Neuroendocrine Cancer Surgery – Small Intestine NET, my own experience (part 2)

The surgery on 9 Nov 2010 had lasted 9 hours but according to my surgeon Mr Neil Pearce (on the left on the picture below), I tolerated it well.  My first week was quite tough and I outlined how this went in my blog ‘patient experience’ part 1.  If you’ve not read it yet, please click on this link before reading any further.

By this stage of my stay, I’m now minus most of the temporary tubes attached to my body, a good sign of recovery. The one which seemed to offer me the greatest freedom when removed was the urine catheter. It doubled my speed down the hospital corridor during my daily exercises.  It was also so much easier to get to the toilet, a much-frequented area at the time 🙂

Surprisingly, the comfortable and very adjustable hospital bed was starting not to seem so comfortable, and I was really looking forward to my own bed back home.  Moreover, daytime TV was starting to become repetitive and boring!

However …… I had a pain right in the middle of my chest and it gradually became intolerable.  To cut a long story short, a CT scan confirmed the presence of a postoperative seroma (a collection of fluid), and a minimally invasive aspiration was ordered. The radiologist covering my post-diagnostic scans was also an ‘Interventional Radiologist’ so was able to carry out this procedure guided by CT scan.  There was a long list of scary risks explained by Dr Brian Stedman (on the right in the picture below) and I was put more at ease when he told me he had carried out this procedure more than anyone else in the south of England.  It was amazing to watch, and it reaffirmed the amazing skills I knew this guy had.  The liquid was successfully removed (pale yellow/beige) and it later tested negative.

As a consequence of this issue plus an elevated white blood count (indicating a possible infection), I was unable to go home as planned.  However, I was in exactly the right place to continue my recovery.  I had already been ‘declared’ fit to go home by the Physio, so used the additional time to improve my mobility and strength.  The antibiotics dispensed for the suspected infection played havoc with my bowels exacerbating the post-operative problems already being encountered.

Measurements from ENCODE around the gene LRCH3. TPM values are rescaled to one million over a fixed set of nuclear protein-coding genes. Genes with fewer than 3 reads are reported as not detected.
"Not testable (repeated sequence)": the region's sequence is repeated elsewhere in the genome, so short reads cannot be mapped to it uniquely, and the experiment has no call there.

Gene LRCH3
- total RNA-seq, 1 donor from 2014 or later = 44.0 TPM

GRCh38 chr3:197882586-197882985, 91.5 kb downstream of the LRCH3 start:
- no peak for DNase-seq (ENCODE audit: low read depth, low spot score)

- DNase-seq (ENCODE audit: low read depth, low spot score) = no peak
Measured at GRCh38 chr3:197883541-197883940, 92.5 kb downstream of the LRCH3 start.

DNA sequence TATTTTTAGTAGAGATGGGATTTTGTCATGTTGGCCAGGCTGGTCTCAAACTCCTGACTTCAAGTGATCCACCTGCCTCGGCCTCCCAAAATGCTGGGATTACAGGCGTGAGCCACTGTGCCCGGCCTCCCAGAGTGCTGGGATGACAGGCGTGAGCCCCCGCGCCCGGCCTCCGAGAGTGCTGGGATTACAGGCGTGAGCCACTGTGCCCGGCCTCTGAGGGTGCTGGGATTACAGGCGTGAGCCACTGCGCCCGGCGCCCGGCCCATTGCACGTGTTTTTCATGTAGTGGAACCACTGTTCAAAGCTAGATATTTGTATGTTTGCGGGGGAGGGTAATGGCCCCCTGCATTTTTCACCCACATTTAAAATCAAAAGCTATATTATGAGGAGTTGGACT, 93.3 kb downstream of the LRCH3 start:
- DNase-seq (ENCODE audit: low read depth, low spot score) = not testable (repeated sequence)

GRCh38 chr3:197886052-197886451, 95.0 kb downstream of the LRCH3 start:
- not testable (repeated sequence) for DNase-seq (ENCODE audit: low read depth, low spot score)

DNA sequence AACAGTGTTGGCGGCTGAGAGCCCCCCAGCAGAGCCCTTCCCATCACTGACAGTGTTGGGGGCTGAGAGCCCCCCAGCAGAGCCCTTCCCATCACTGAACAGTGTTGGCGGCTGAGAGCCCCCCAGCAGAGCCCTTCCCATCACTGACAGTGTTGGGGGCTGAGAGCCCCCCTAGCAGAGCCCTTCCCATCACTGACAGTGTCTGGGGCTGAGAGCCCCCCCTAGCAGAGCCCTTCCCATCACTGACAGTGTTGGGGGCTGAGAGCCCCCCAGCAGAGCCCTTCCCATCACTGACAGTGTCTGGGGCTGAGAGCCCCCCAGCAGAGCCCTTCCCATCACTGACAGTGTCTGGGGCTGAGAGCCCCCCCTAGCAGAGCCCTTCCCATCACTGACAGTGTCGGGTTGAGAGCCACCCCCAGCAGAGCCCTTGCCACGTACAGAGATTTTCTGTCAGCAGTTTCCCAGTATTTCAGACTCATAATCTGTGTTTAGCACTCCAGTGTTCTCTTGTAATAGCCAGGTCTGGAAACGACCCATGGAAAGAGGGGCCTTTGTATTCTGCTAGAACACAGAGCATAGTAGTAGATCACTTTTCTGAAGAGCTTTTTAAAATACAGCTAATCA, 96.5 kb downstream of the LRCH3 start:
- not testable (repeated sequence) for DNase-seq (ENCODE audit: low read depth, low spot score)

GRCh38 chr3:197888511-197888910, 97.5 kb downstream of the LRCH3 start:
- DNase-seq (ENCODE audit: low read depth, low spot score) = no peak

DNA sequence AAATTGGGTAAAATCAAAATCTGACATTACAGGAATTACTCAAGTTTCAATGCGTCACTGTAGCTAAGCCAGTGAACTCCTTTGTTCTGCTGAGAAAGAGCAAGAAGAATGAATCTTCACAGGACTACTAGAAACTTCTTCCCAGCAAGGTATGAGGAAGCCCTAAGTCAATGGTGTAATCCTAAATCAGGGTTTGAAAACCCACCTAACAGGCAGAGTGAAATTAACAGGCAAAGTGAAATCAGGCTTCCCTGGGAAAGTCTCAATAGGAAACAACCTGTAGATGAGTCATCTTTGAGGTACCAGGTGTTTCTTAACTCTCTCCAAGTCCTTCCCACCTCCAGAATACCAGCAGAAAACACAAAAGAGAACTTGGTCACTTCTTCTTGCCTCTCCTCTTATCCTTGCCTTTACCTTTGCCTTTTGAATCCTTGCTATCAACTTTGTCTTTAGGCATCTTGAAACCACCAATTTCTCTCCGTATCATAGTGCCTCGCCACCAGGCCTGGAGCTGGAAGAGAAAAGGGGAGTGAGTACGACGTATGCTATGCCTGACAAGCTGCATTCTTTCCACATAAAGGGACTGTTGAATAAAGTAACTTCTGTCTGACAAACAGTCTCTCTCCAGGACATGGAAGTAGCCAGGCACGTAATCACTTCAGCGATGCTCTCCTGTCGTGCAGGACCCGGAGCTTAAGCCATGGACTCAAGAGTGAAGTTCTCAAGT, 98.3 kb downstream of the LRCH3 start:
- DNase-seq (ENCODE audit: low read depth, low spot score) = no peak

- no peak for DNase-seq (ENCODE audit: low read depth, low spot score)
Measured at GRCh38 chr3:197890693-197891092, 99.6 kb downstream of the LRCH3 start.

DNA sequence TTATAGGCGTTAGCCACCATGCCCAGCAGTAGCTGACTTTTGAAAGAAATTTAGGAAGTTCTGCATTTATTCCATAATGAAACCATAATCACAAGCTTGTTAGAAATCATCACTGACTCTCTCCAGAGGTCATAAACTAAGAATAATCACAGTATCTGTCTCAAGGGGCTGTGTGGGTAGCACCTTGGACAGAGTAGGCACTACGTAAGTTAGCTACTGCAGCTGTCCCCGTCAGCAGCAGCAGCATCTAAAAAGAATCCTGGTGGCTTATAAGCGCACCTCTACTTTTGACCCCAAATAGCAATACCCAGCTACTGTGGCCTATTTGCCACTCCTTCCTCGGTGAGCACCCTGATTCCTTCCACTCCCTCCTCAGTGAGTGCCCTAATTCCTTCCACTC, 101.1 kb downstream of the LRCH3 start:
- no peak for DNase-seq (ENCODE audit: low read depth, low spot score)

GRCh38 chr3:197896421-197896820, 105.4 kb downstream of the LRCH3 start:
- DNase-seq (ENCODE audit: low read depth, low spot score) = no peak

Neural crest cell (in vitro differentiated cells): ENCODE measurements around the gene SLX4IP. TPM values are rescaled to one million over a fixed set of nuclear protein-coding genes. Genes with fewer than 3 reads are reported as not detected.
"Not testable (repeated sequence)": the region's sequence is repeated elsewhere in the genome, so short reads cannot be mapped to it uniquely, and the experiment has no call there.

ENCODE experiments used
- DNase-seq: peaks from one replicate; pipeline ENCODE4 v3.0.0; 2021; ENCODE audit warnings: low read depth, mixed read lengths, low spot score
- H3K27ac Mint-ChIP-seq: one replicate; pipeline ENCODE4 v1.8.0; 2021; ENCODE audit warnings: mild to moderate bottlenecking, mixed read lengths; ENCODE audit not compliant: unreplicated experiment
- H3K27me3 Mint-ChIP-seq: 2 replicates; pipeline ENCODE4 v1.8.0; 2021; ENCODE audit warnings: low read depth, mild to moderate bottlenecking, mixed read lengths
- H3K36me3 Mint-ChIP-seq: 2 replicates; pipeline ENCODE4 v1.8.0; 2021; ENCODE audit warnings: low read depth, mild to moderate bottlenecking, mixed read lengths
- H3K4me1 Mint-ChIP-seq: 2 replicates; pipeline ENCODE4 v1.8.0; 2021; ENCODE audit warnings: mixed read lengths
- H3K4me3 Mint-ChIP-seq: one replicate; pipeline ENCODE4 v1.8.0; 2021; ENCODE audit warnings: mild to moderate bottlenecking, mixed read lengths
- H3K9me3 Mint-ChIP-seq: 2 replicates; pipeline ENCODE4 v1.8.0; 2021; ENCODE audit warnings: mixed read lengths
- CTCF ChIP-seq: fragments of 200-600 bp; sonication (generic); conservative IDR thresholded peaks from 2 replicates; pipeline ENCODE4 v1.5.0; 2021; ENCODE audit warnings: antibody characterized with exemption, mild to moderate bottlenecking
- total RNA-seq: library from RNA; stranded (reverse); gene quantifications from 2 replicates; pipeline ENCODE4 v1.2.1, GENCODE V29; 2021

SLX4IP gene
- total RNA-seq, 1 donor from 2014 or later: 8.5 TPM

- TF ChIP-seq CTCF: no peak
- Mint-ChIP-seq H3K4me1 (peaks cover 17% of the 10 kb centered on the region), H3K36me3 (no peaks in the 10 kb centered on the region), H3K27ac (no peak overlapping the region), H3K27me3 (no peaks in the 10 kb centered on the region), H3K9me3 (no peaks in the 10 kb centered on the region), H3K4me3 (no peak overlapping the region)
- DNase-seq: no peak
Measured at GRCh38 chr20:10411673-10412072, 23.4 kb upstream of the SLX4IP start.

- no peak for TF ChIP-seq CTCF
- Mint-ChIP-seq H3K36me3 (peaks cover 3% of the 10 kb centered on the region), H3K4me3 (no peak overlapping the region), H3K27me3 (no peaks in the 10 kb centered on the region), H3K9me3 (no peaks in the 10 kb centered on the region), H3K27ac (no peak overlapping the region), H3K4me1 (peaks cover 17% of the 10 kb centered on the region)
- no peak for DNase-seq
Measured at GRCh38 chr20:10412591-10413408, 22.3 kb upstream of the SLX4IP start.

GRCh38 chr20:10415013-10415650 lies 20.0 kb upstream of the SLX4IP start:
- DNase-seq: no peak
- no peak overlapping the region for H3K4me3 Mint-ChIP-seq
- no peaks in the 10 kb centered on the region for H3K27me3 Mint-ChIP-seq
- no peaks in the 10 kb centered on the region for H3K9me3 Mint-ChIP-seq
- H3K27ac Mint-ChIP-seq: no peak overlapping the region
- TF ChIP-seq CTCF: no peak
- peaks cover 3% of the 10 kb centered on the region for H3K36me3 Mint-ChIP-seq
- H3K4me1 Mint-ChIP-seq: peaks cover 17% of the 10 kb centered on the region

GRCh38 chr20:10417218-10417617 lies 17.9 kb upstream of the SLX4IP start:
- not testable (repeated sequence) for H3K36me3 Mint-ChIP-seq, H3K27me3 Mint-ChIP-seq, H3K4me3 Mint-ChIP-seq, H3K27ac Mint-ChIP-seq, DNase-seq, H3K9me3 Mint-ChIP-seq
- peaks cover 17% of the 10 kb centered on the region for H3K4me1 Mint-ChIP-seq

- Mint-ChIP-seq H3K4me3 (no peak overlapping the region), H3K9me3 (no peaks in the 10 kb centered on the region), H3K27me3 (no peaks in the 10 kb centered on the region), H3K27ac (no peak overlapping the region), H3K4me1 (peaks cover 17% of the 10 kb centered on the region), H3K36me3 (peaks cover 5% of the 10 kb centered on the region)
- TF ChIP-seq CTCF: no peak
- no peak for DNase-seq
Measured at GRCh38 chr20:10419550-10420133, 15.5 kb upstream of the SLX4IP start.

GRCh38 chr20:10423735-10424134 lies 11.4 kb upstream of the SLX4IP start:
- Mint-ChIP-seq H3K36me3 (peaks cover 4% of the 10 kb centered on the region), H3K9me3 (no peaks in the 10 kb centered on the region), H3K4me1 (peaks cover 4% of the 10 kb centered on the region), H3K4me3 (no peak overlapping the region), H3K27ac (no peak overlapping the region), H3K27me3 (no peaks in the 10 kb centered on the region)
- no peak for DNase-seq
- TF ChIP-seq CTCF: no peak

On 26 Nov 2010, I was released after 19 days of 24-hour care, doctors and nurses ‘on tap’.   I’ve read it’s normal for patients to feel insecure when leaving the hospital after very close support from trained medical staff.  Although I was to be well looked after by close family, I still felt a little exposed as Chris drove me away from the hospital complete with a plethora of various drugs I would need to continue my recuperation at home.  So, feeling slightly exposed, quite fragile and vulnerable, off we went.  The next few weeks were also tough but that’s another story for another day.  However, it was good to be home and that’s part of the healing process. 

Surgeon Mr Neil Pearce and Interventional Radiologist Dr Brian Stedman

Looking back, one of the most remarkable things is the ability to adapt to a new normal.  I entered the hospital at 11st 7lbs in weight (161lbs or 73kg) and left at 10st 7lbs (147lbs or 66.7kg). Even after a few weeks, people said I looked unwell.  Curiously I look really well today at the same weight I was when leaving the hospital.

Read about my Liver surgery which took place some 4 months after this one. Click here – Liver Surgery

Read about my lymph node surgery which took place in 2012. Click here.

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